Where I am, the current and previous Bishop were both from other dioceses before they were called to lead our diocese. Dolan of New York was from Milwaukee. Tagle of Manila was from Imus. DiLorenzo of Richmond was from Philadelphia and Honolulu. Though I gather historically it wasn't always this way -- Wojtyla was Archbishop of his hometown.

There may be other things at work, too...such as a desire to distance the successor from the prior Bishop.

And in any case, at least where I am, the diocesan priests and religious priests get along like brothers. I can't see it being a problem here, though I suppose I could see it becoming an issue in places where they have a lot more priests who may tend to form cliques among themselves divided by orders and seculars?

Again, priests are human....


#3

I wouldn't presume that it is always and everywhere the case that diocesan priests resent it when a religious order priest is named a bishop. :shrug:

Perhaps that is the case in some places. I imagine the reasons would vary from priest to priest and place to place. Some priests may resent when a priest is chosen "from their own ranks." "No prophet is without honor except in his hometown."

Yes, priests are human. They are subject to the foibles of resentment as much as any of us. But I would be cautious about speaking too broadly. I haven't really witnessed a lot of resentment on behalf of many priests regarding episcopal appointments. :shrug:


#4

[quote="PazzoGrande, post:1, topic:306311"]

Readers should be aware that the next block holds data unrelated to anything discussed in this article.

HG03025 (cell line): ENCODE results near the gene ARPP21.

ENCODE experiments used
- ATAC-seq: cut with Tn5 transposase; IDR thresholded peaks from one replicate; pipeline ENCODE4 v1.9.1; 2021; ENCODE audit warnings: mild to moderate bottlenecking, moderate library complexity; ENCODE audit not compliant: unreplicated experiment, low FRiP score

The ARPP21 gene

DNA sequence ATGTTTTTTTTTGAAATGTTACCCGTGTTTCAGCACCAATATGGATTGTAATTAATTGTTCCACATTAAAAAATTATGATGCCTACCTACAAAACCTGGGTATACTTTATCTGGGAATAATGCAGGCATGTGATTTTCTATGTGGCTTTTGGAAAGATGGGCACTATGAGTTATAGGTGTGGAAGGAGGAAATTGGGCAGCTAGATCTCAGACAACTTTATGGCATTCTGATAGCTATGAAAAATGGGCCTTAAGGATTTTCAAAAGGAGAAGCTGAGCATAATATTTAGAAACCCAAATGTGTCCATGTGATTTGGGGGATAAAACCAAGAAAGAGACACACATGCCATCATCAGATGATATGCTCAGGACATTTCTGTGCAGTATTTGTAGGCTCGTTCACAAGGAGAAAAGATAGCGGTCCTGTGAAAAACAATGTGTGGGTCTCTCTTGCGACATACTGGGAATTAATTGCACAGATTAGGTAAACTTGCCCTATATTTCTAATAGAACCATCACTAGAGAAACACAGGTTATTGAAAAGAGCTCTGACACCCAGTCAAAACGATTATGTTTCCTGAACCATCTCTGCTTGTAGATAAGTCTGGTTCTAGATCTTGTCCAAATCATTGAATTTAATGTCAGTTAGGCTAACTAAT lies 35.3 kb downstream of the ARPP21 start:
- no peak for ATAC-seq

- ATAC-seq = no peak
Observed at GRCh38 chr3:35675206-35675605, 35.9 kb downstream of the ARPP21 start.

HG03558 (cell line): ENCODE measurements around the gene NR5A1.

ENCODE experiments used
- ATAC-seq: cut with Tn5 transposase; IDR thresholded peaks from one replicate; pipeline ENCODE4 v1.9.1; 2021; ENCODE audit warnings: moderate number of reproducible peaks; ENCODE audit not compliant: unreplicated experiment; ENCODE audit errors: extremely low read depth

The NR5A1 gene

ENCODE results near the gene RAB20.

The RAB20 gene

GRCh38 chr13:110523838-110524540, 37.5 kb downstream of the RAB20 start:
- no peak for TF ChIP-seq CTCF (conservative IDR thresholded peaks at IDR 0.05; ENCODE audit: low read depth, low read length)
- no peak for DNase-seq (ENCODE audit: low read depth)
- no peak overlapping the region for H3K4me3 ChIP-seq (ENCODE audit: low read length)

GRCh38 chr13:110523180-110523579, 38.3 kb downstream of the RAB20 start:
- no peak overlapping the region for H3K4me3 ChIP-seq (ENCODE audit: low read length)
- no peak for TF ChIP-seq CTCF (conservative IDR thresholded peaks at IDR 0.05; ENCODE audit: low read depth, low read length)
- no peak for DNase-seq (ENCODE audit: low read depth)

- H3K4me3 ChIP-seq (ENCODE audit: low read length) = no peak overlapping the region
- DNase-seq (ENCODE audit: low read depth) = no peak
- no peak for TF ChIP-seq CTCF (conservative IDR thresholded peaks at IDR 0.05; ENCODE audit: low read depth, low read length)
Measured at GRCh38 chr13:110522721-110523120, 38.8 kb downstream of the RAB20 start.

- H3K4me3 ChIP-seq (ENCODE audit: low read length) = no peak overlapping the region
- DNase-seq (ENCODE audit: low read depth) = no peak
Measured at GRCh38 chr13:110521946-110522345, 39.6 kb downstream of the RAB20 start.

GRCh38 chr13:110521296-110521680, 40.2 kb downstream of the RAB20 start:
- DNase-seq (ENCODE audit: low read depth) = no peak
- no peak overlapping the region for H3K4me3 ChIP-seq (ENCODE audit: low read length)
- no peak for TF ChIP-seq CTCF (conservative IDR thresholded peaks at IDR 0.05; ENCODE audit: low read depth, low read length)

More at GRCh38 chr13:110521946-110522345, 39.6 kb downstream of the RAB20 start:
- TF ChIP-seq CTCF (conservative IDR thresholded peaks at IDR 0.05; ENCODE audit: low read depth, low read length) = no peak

I . . . because in any case aren't Bishops nowadays typically chosen from areas outside of their new sees? Where I am, the current and previous Bishop were both from other dioceses before they were called to lead our diocese. Dolan of New York was from Milwaukee. Tagle of Manila was from Imus. DiLorenzo of Richmond was from Philadelphia and Honolulu. Though I gather historically it wasn't always this way -- Wojtyla was Archbishop of his hometown?

[/quote]

I don't believe this is by design, but more by need and availability. Our present bishop is a hometown boy as was our former bishop who is now cardinal archbishop in Washington D.C. In fact, the Holy See seems to look to the priests of our diocese to fill bishop roles frequently. The following were all priests of my diocese:

Paul Joseph Bradley , Bishop, Kalamazoo Mich.
Edward James Burns , Bishop, Juneau Alaska
Daniel Nicholas DiNardo ,Cardinal Archbishop, Houston Texas
Bernard Anthony Hebda, Bishop, Gaylord Mich.
Adam Joseph Maida Cardinal Archbishop, Detroit Mich. (retired)
Thomas Joseph Tobin Bishop, Providence R.I.
William Joseph Winter , Aux. Bishop, Pittsburgh Pa.
Donald William Wuerl . Cardinal Archbishop, Washington D.C.
David Allen Zubik , Bishop, Pittsburgh Pa.

We are exceedingly blessed. However it is difficult to watch many of our best and brightest leave us, to work in other vinyards of the Lord.

I might point out that Cardinal O'Malley's Province of his Order is also headquartered here, where he attended school and was originally ordained as a priest.